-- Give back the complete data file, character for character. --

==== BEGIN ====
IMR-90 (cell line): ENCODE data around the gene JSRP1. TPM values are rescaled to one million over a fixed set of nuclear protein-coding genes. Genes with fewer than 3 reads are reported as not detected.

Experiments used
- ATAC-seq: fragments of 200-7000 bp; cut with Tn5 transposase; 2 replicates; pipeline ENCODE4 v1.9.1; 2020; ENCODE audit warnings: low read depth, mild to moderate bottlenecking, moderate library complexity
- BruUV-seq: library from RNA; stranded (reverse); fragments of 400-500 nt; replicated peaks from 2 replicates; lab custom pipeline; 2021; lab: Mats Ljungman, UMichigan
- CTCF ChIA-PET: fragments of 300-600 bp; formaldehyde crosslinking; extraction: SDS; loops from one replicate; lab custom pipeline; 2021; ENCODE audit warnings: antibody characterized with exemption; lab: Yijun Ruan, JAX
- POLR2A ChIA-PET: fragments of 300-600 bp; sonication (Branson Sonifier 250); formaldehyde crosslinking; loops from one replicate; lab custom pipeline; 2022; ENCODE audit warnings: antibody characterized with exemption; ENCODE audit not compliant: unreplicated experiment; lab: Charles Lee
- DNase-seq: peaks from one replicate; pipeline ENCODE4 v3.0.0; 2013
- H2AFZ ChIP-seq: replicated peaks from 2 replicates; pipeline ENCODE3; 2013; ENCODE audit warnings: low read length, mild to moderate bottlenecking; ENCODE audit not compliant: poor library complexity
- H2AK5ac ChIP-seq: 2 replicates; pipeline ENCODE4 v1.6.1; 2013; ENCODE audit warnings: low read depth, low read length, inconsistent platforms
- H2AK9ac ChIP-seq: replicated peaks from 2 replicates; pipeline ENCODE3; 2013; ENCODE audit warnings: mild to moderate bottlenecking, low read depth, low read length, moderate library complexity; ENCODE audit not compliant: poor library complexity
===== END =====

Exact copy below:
IMR-90 (cell line): ENCODE data around the gene JSRP1. TPM values are rescaled to one million over a fixed set of nuclear protein-coding genes. Genes with fewer than 3 reads are reported as not detected.

Experiments used
- ATAC-seq: fragments of 200-7000 bp; cut with Tn5 transposase; 2 replicates; pipeline ENCODE4 v1.9.1; 2020; ENCODE audit warnings: low read depth, mild to moderate bottlenecking, moderate library complexity
- BruUV-seq: library from RNA; stranded (reverse); fragments of 400-500 nt; replicated peaks from 2 replicates; lab custom pipeline; 2021; lab: Mats Ljungman, UMichigan
- CTCF ChIA-PET: fragments of 300-600 bp; formaldehyde crosslinking; extraction: SDS; loops from one replicate; lab custom pipeline; 2021; ENCODE audit warnings: antibody characterized with exemption; lab: Yijun Ruan, JAX
- POLR2A ChIA-PET: fragments of 300-600 bp; sonication (Branson Sonifier 250); formaldehyde crosslinking; loops from one replicate; lab custom pipeline; 2022; ENCODE audit warnings: antibody characterized with exemption; ENCODE audit not compliant: unreplicated experiment; lab: Charles Lee
- DNase-seq: peaks from one replicate; pipeline ENCODE4 v3.0.0; 2013
- H2AFZ ChIP-seq: replicated peaks from 2 replicates; pipeline ENCODE3; 2013; ENCODE audit warnings: low read length, mild to moderate bottlenecking; ENCODE audit not compliant: poor library complexity
- H2AK5ac ChIP-seq: 2 replicates; pipeline ENCODE4 v1.6.1; 2013; ENCODE audit warnings: low read depth, low read length, inconsistent platforms
- H2AK9ac ChIP-seq: replicated peaks from 2 replicates; pipeline ENCODE3; 2013; ENCODE audit warnings: mild to moderate bottlenecking, low read depth, low read length, moderate library complexity; ENCODE audit not compliant: poor library complexity